pleasurable

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pleas·ur·a·ble

 (plĕzh′ər-ə-bəl)
adj.
Agreeable; gratifying.

pleas′ur·a·bil′i·ty, pleas′ur·a·ble·ness n.
pleas′ur·a·bly adv.

pleasurable

(ˈplɛʒərəbəl)
adj
enjoyable, agreeable, or gratifying
ˈpleasurableness n
ˈpleasurably adv

pleas•ur•a•ble

(ˈplɛʒ ər ə bəl)

adj.
such as to give pleasure; enjoyable; agreeable; pleasant: a pleasurable experience.
[1570–80]
pleas′ur•a•ble•ness, n.
pleas′ur•a•bly, adv.
ThesaurusAntonymsRelated WordsSynonymsLegend:
Adj.1.pleasurable - affording satisfaction or pleasure; "the company was enjoyable"; "found her praise gratifying"; "full of happiness and pleasurable excitement"; "good printing makes a book more pleasurable to read"
pleasant - affording pleasure; being in harmony with your taste or likings; "we had a pleasant evening together"; "a pleasant scene"; "pleasant sensations"

pleasurable

adjective enjoyable, pleasant, diverting, good, nice, welcome, fun, lovely, entertaining, delightful, gratifying, agreeable, congenial the most pleasurable experience of the evening

pleasurable

adjective
Translations
سارٌّ، مُمْتِع
příjemný
fornøjelig
ánægjulegur
zevk verici

pleasurable

[ˈpleʒərəbl] ADJagradable, grato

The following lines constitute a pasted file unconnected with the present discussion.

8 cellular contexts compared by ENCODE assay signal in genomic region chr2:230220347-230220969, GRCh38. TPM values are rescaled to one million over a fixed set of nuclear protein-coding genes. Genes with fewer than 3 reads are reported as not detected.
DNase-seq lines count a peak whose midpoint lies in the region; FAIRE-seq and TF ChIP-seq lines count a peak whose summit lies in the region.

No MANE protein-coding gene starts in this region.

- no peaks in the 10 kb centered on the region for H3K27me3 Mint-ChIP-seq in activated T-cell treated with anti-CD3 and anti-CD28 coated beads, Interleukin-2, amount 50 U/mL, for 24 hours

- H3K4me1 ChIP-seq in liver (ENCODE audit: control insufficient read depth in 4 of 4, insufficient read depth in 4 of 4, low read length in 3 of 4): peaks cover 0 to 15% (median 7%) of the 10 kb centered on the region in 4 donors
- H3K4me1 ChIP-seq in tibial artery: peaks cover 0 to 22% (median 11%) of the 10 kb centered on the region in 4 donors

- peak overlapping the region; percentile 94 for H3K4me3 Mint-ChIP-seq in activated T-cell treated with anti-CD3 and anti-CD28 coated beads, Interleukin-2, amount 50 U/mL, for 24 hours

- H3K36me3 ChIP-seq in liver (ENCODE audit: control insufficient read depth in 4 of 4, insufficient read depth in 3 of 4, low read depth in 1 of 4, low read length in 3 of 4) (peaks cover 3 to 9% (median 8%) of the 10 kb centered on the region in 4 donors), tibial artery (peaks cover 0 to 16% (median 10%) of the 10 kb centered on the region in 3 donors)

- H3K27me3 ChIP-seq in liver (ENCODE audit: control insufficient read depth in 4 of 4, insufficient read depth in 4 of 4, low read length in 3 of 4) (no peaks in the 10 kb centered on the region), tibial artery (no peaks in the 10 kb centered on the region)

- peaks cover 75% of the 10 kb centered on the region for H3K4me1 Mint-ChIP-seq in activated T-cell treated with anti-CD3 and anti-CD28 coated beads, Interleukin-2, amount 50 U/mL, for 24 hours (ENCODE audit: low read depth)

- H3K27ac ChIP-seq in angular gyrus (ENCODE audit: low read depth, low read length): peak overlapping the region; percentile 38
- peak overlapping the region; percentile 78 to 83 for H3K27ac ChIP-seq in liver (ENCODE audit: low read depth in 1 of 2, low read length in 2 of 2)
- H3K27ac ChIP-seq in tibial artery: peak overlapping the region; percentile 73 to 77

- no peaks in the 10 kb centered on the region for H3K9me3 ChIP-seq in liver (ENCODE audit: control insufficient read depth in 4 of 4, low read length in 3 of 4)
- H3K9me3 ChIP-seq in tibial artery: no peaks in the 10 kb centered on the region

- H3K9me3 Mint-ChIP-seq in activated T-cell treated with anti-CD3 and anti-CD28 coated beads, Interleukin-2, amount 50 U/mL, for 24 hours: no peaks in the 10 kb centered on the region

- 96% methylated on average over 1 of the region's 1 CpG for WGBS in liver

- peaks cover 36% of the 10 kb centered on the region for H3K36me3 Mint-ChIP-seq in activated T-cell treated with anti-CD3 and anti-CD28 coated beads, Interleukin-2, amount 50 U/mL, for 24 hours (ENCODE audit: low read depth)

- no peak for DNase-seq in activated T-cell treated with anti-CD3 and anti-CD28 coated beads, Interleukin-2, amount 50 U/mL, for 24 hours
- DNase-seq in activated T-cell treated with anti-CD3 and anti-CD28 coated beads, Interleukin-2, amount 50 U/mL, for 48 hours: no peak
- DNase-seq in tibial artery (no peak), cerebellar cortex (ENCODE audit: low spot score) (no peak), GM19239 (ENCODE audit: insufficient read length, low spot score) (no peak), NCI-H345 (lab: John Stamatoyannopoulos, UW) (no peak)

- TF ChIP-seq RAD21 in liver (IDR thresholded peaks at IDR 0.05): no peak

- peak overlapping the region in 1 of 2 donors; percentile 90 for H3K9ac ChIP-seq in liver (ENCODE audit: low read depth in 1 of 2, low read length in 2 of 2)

pleasurable

[ˈplɛʒərəbəl] adjagréable

pleasurable

adjangenehm; anticipationfreudig

pleasurable

[ˈplɛʒrəbl] adj(molto) piacevole or gradevole

pleasure

(ˈpleʒə) noun
something that gives one enjoyment; joy or delight. the pleasures of country life; I get a lot of pleasure from listening to music.
ˈpleasurable adjective
giving pleasure; agreeable. a pleasurable pastime.
ˈpleasurably adverb
ˈpleasure-boat / ˈpleasure-craft nouns
a boat used for pleasure.
take pleasure in
to get enjoyment from. He takes great pleasure in annoying me.
References in periodicals archive ?
Concerning the writing of some theorists, Christian wrote: "As a student of literature, I am appalled by the sheer ugliness of the language, its lack of clarity, its unnecessarily complicated sentence constructions, its lack of pleasurableness, its alienating quality.
The claim is this, "Kant's position rests on the claim that aesthetic judgments are universally 'valid' since they are based on the universal pleasurableness of the free harmony of the imagination and understanding.
William Dickens argued that subjective rankings of the pleasurableness or unpleasurableness of activities have probably changed over time, although this is impossible to measure.